The patriarchal ego is heroic. Its idealized achievement is conquest of self and world by sheer will and bravery. Personal feeling, desire, pain and pleasure are disregarded. Failure to do so is accounted weakness.
The resulting psychological achievement is a sense of personal identity vested in a body-limited, separate self, answerable to the law of group and God-king.
This rigor had consequences for Western religion and Western political history: wars, conquest, forced conversions, obsession with sin and following rules to get into an exclusive kingdom.

My overriding theme in this series and much of my writing is our need for inclusiveness, and this is a feminine value. J.J. Bachofen (Myth, Religion, and Mother Right) recognized it in his study of ancient cultures:
Whereas the paternal principle is inherently restrictive, the maternal principle is universal;
the paternal principle implies limitation to definite groups, but the maternal principle, like the life of nature, knows no barriers.
The idea of motherhood produces a sense of universal fraternity
. . . Every woman's womb, the mortal image of the earth mother Demeter, will give brothers and sisters to the children of every other woman;
Bachofen's reflection reminds us that masculine exclusiveness, unchecked, can become a harsh message of every man for himself, us against them, we are the best, look out only for our own.

More contrasts between male & female emphases to come.
Maxine Moe Rasmussen emailed,
I've had this quote on my bedroom mirror for many months. Since I've had my own vision of the Great Mother awakening, I can only be hopeful for all of humanity.
"Without a restoration to the Christian mysticism of Jesus' own full celebration of the Divine Feminine, the 'kingdom-consciousness' cannot and will not be born."
The Gospel of Thomas, Annotated & Explained—Stevan Davies & Andrew Harvey

Return of the Goddess
Increasingly the Great Mystery of the Universe is imagined female as She was all over the globe in pre-historic times. Evidence of the Goddess' return surrounds us—visions of Mary, Goddess myths resurrected, and feminism, although reviled, making an impact.

From the science of biology comes the Gaia hypothesis, which observes the biosphere stabilizing global temperatures, oxygen in the atmosphere, ocean salinity, and other factors that support life. It is named after the primordial Earth Goddess Gaia. Even Christians and the slow-moving institutional Church are softening their image of God. An Irish Jesuit quoted by Horrocks (The Absent Mother: Restoring the Goddess to Judaism and Christianity) writes,
Mary is now the atmosphere in which I walk, a feminine atmosphere, a protecting atmosphere, a guiding atmosphere, a loving atmosphere.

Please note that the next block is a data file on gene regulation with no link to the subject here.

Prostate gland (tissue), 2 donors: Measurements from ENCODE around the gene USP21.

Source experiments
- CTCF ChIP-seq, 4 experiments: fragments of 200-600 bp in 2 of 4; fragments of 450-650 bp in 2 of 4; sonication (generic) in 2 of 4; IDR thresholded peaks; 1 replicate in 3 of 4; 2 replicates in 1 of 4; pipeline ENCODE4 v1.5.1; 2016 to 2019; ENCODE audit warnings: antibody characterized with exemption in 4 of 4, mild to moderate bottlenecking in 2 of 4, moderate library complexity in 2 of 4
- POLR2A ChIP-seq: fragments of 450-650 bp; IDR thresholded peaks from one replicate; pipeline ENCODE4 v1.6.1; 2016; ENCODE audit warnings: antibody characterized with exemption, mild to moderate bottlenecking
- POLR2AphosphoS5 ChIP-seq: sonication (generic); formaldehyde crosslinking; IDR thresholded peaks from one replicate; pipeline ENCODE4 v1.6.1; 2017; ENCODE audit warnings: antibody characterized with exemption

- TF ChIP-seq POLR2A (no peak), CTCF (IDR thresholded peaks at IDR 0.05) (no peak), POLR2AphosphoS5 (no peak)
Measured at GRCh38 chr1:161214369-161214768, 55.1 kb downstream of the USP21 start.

The monopoly of masculine values wanes, as the globe steadily, inexorably continues its shift to feminine values.

Woman is Life-Giver, Mother Earth, the encircling womb, the Body that gives life and nourishment. She is the power that gives birth to forms, the ultimate Source. As nurturing Life-giver, She inhabits material reality in a way impossible for a Father-God. She is a more immediate parent than the Father can be because She is the Womb from which we are born and to which we return at death to be transformed into new life. Therefore She is not so separate, so disconnected, so "other" from us as the male God. She is, according to Horrocks,
matrix of everything, that is, the home, womb, destiny, and point of return for all life.
The perception of power She brings with Her also differs from God the Father’s rule. God and male power sit up there in a vertical universe—over, higher, other. Now we visualize the Holy erupting from below or appearing from within or surrounding us. God as Mother encompasses all, is inner, deeper, through. The Goddess is less a Ruler over us than a Presence empowering us. She gives us power-to-act instead of power-over-another.

As did the Nazarene. The man depicted in the gospels was not a dispassionate superior but cared to the point of weeping. His wont was to empower others. He would say "Arise and walk," but "obey" was not in his vocabulary, and he denounced those who expected to be obeyed. His kind of authority did not diminish others or make them dependent on him; it empowered others and gave them autonomy. Jesus really models the feminine principle.

It stands to reason that we need to balance the tilt of thousands of years. We need the whole. He rules and sets limits, provides protection and strength; She nurtures, gives unconditional love, provides gentle security and unending advocacy. We can only guess, but a society too exclusively-feminine might discriminate too little, might need more demanding standards, might need more drive to achieve, more competition, more anxiety! But if the feminine had more say in our world, there would be fewer wars, fewer children starving and abused, fewer assaults, more local and global cooperation, more care of the environment, and more sharing of wealth.